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« Reply #11 on: September 13, 2010, 11:13:29 AM »

 Smiley Congratulations !

Thomas
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« Reply #12 on: September 13, 2010, 11:46:32 AM »

Awesome, Richard!! Congratulations!! Glory to Him who IS!!
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« Reply #13 on: September 15, 2010, 08:59:46 PM »

Congrats Richard! May God Grant you Many Years!
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« Reply #14 on: September 16, 2010, 01:35:23 AM »


Добре Вести....

Good News....

Аксијос, Достојан, Да Ти Господе Да Многаја Љета.....

Congratulations ,,Worthy.,,Axios ...Dostojan......Lord Grant You Many Years....
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ГОСПОДЕ ГОСПОДЕ ,ПОГЛЕДАЈ СА НЕБА ,ДОЂИ И ПОСЕТИ ТВОЈ ВИНОГРАД ТВОЈА ДЕСНИЦА ПОСАДИЛА АМИН АМИН.
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« Reply #15 on: September 16, 2010, 10:33:33 PM »

Might not be the best place to ask but I've heard this term alot but I have no idea what is. What is a catechumen?
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« Reply #16 on: September 16, 2010, 10:49:52 PM »

Might not be the best place to ask but I've heard this term alot but I have no idea what is. What is a catechumen?

Sort of "Orthodox in training".  It's like being engaged to Orthodoxy, when you're past that point where you're casually dating (the inquirer) but you're not married yet, either.  Different parishes and jurisdictions have different rules in place for the catechumenate (the period of being a catechumen), and it can vary in length between a few months to several years.  During this period you're expected to show up at the parish for services as opposed to just being a friendly face checking in every now and again, but you still don't partake of the Mysteries.  It ends upon Baptism or Chrismation.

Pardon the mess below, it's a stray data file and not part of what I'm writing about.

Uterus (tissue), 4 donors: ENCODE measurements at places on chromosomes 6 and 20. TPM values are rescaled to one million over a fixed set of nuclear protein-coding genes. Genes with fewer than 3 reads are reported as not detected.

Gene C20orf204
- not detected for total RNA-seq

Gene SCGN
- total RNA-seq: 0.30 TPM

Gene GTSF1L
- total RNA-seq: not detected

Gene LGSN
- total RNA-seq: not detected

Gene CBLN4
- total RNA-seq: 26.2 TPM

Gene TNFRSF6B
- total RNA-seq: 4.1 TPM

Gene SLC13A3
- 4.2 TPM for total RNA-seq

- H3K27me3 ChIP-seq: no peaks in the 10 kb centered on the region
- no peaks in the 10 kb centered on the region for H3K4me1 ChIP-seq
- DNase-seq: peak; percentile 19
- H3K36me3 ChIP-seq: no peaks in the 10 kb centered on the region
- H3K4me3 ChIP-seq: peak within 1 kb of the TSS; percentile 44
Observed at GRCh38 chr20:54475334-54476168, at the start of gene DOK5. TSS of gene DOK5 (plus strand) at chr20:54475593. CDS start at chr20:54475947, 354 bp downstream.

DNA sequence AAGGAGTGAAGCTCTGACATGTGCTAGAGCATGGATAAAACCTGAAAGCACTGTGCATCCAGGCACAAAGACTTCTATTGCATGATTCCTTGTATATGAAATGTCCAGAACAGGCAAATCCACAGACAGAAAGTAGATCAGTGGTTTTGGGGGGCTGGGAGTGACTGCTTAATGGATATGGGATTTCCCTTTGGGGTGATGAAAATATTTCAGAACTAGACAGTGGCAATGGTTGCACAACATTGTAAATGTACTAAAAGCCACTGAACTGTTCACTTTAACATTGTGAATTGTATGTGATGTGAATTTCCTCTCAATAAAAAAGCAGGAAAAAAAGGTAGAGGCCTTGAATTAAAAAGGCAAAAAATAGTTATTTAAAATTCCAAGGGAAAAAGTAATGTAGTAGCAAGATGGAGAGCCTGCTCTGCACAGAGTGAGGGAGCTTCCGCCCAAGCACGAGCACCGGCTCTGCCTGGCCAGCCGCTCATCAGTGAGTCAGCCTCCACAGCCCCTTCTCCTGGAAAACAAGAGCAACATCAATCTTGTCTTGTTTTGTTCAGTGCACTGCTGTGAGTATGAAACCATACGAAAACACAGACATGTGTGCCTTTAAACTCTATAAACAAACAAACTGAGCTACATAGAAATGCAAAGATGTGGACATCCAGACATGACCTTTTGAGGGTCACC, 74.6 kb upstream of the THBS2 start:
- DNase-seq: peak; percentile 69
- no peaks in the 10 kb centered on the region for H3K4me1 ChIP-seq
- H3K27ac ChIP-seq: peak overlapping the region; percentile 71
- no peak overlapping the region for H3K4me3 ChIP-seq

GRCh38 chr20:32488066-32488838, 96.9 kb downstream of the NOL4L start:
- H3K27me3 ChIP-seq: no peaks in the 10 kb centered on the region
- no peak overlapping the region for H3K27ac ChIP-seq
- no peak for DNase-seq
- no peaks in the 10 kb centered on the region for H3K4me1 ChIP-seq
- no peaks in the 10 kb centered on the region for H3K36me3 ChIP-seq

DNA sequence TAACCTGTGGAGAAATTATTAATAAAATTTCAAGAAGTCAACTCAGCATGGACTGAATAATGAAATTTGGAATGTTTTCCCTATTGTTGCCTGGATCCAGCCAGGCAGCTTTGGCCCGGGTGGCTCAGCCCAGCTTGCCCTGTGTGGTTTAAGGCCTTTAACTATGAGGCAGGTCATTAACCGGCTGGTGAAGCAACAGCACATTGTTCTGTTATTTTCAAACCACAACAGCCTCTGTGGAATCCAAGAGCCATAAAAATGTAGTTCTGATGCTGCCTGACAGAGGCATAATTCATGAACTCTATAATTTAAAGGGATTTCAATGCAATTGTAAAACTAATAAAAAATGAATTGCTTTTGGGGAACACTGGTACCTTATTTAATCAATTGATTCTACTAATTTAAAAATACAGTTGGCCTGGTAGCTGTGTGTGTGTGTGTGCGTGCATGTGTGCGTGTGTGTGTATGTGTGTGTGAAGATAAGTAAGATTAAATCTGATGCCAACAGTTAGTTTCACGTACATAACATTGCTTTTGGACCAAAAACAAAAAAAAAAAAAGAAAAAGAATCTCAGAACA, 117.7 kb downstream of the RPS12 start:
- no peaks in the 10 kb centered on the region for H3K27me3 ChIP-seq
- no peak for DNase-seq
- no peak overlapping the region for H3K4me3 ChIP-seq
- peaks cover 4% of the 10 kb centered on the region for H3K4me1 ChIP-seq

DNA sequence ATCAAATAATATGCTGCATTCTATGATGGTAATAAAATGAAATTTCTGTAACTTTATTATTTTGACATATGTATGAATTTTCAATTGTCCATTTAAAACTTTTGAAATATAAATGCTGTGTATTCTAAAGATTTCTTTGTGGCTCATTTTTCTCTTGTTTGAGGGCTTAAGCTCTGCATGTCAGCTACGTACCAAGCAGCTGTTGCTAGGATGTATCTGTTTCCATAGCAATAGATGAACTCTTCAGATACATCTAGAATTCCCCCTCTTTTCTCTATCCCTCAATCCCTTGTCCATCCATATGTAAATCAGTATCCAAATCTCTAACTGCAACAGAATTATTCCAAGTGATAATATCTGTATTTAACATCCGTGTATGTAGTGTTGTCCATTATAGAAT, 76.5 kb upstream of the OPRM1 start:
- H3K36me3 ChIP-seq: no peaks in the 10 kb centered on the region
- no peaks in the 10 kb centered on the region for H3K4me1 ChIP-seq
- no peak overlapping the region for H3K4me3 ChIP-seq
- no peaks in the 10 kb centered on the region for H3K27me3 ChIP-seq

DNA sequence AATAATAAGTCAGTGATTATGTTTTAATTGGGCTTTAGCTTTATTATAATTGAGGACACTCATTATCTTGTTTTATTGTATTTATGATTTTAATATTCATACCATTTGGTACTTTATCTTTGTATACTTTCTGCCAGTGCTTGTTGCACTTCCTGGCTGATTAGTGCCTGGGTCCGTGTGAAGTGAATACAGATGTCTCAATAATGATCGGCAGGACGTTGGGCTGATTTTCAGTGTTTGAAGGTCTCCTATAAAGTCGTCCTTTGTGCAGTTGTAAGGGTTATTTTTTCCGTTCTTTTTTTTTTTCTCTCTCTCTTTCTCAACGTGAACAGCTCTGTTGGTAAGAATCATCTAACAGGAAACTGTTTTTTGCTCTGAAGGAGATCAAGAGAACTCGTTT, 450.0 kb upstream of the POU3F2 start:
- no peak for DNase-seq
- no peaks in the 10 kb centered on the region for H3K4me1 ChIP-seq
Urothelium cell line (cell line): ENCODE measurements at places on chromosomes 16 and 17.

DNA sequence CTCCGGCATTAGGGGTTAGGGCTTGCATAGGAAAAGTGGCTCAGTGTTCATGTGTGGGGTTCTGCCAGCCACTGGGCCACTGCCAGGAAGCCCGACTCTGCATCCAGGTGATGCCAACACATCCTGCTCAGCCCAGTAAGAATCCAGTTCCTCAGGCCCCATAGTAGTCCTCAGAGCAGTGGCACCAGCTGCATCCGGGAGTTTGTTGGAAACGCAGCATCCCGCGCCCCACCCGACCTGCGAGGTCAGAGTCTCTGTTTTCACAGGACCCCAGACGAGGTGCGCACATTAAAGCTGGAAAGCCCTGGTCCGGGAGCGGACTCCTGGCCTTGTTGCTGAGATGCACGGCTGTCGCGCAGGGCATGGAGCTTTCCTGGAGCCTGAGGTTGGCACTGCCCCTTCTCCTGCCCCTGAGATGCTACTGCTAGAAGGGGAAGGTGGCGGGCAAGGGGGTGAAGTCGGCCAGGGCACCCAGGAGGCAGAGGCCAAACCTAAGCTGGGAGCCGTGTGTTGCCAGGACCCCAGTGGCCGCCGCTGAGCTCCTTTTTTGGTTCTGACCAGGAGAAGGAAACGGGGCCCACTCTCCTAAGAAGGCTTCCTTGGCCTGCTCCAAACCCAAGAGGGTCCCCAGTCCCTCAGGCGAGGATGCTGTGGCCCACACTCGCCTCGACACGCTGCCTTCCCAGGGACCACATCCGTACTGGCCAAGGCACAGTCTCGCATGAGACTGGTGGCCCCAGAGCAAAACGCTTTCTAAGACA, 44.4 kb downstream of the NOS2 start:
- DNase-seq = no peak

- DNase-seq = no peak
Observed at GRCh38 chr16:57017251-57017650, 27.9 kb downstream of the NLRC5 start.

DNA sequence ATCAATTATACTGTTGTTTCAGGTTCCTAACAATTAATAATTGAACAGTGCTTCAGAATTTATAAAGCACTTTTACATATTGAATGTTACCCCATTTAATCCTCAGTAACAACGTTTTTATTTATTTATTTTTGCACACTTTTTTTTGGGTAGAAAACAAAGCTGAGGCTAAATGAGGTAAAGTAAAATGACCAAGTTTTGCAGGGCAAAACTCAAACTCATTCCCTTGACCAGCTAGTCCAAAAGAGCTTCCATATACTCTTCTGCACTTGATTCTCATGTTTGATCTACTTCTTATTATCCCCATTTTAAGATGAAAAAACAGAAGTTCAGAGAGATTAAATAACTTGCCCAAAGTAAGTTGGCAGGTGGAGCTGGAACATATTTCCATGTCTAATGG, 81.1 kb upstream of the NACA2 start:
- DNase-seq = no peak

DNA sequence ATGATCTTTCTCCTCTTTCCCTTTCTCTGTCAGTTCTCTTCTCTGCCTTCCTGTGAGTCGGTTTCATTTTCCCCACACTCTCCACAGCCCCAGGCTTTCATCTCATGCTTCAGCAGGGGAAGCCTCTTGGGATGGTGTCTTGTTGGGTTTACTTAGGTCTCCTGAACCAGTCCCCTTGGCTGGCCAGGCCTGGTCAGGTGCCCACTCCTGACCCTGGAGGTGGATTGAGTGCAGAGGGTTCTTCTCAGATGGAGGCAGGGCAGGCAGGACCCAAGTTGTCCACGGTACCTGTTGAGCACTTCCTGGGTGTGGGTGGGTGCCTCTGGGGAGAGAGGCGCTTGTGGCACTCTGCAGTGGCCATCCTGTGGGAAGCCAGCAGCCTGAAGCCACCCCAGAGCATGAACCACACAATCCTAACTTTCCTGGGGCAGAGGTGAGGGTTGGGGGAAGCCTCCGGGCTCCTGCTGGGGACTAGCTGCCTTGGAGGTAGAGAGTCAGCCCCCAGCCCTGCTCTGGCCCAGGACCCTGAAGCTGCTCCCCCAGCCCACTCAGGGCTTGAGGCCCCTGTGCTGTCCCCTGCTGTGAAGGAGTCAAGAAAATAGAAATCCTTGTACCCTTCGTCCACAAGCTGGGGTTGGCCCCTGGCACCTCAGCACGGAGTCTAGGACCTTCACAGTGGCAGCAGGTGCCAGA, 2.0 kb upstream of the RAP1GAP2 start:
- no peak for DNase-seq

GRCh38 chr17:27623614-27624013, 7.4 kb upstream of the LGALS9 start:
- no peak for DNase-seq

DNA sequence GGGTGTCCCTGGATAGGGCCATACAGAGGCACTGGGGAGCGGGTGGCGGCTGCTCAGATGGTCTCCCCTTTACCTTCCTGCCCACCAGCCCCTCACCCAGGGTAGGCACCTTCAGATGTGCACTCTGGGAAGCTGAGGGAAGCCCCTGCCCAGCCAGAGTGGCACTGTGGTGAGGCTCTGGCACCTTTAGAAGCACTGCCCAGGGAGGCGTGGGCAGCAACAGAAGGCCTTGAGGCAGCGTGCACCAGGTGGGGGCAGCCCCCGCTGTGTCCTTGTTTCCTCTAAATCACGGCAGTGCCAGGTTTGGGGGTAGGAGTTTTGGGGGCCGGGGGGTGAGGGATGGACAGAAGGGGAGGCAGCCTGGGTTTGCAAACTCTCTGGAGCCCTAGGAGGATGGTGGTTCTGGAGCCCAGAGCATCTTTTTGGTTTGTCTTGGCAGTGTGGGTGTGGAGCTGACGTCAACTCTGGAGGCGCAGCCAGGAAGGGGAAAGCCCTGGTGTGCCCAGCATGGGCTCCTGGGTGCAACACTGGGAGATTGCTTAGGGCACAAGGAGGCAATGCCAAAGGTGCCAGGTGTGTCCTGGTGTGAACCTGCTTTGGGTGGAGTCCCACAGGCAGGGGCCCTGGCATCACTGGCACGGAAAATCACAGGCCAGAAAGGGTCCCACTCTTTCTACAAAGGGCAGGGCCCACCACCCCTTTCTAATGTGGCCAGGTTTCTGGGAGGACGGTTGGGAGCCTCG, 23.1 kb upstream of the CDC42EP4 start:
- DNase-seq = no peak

And to Richard: Many years!
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« Reply #17 on: September 17, 2010, 06:37:31 AM »

Thank you for the responce! In which case I give congratulations Cheesy
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HouseOfGod
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« Reply #18 on: June 11, 2012, 11:20:24 PM »

I did like reading your story Smiley

I really wish my church did more in the way of catechism. I have not been able to experience a person's transition to catechumen. My mother, Chrismated into the Orthodox Church after marriage (originally Methodist), did not take any sort of catechism classes, though it was a sort of rushed situation, and she was already baptized.

Glory to God, and congratulations. I wish you much success on your journey to Christ.
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Renewal during the first month of the new ecclesiastical calendar! Smiley
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« Reply #19 on: June 12, 2012, 09:23:08 AM »

Congrats, may years!
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« Reply #20 on: June 21, 2012, 09:53:02 AM »

Richard, thanks for sharing your journey. It was very inspiring!

What happens now for you? Is there formalized classes or do you study on your own? I'm unfamiliar with the Orthodox catechumenate.